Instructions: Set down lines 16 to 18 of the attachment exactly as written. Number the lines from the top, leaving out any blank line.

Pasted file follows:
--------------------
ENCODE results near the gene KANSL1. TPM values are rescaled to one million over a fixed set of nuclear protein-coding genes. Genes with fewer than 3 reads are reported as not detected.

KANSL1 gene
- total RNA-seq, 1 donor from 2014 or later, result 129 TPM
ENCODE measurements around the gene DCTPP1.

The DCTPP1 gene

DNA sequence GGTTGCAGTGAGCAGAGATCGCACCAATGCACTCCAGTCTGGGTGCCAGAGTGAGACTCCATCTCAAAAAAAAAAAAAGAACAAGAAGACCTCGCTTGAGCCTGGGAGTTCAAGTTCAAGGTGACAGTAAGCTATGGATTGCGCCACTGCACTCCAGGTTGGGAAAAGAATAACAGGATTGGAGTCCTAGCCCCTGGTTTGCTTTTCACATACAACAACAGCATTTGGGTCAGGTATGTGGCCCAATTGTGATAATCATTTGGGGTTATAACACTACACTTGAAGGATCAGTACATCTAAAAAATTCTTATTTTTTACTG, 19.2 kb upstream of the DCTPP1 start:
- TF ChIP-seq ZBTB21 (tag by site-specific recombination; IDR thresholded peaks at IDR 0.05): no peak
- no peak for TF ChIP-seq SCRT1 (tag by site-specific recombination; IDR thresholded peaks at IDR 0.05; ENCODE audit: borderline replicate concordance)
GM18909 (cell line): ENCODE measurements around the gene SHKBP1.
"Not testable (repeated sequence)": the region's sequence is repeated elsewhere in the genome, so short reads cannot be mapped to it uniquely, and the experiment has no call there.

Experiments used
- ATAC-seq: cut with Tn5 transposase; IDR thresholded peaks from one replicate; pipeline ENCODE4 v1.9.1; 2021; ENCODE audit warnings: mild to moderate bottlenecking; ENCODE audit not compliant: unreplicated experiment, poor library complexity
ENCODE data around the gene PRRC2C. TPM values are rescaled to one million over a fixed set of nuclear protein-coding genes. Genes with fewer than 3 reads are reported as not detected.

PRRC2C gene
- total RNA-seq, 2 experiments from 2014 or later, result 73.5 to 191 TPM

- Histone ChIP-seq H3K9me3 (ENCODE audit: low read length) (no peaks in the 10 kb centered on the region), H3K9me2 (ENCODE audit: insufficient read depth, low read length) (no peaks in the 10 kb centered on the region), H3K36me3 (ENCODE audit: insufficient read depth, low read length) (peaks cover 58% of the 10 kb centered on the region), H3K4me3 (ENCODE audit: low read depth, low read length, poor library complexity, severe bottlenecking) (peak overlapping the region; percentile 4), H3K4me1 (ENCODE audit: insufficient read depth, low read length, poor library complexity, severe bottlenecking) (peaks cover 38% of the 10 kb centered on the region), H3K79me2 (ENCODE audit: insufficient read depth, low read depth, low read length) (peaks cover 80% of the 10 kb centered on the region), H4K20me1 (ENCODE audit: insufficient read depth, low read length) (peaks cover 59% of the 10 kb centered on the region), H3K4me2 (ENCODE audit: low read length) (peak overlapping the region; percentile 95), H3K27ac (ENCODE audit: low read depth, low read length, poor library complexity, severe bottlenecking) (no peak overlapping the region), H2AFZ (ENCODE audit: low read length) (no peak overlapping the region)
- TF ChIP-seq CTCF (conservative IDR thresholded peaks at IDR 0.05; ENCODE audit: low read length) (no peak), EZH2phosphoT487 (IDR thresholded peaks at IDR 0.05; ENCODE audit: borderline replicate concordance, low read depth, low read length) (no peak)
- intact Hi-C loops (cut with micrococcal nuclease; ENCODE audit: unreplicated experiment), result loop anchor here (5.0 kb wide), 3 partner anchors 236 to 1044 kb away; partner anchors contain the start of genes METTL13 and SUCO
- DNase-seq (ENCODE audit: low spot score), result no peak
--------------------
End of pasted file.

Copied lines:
- Histone ChIP-seq H3K9me3 (ENCODE audit: low read length) (no peaks in the 10 kb centered on the region), H3K9me2 (ENCODE audit: insufficient read depth, low read length) (no peaks in the 10 kb centered on the region), H3K36me3 (ENCODE audit: insufficient read depth, low read length) (peaks cover 58% of the 10 kb centered on the region), H3K4me3 (ENCODE audit: low read depth, low read length, poor library complexity, severe bottlenecking) (peak overlapping the region; percentile 4), H3K4me1 (ENCODE audit: insufficient read depth, low read length, poor library complexity, severe bottlenecking) (peaks cover 38% of the 10 kb centered on the region), H3K79me2 (ENCODE audit: insufficient read depth, low read depth, low read length) (peaks cover 80% of the 10 kb centered on the region), H4K20me1 (ENCODE audit: insufficient read depth, low read length) (peaks cover 59% of the 10 kb centered on the region), H3K4me2 (ENCODE audit: low read length) (peak overlapping the region; percentile 95), H3K27ac (ENCODE audit: low read depth, low read length, poor library complexity, severe bottlenecking) (no peak overlapping the region), H2AFZ (ENCODE audit: low read length) (no peak overlapping the region)
- TF ChIP-seq CTCF (conservative IDR thresholded peaks at IDR 0.05; ENCODE audit: low read length) (no peak), EZH2phosphoT487 (IDR thresholded peaks at IDR 0.05; ENCODE audit: borderline replicate concordance, low read depth, low read length) (no peak)
- intact Hi-C loops (cut with micrococcal nuclease; ENCODE audit: unreplicated experiment), result loop anchor here (5.0 kb wide), 3 partner anchors 236 to 1044 kb away; partner anchors contain the start of genes METTL13 and SUCO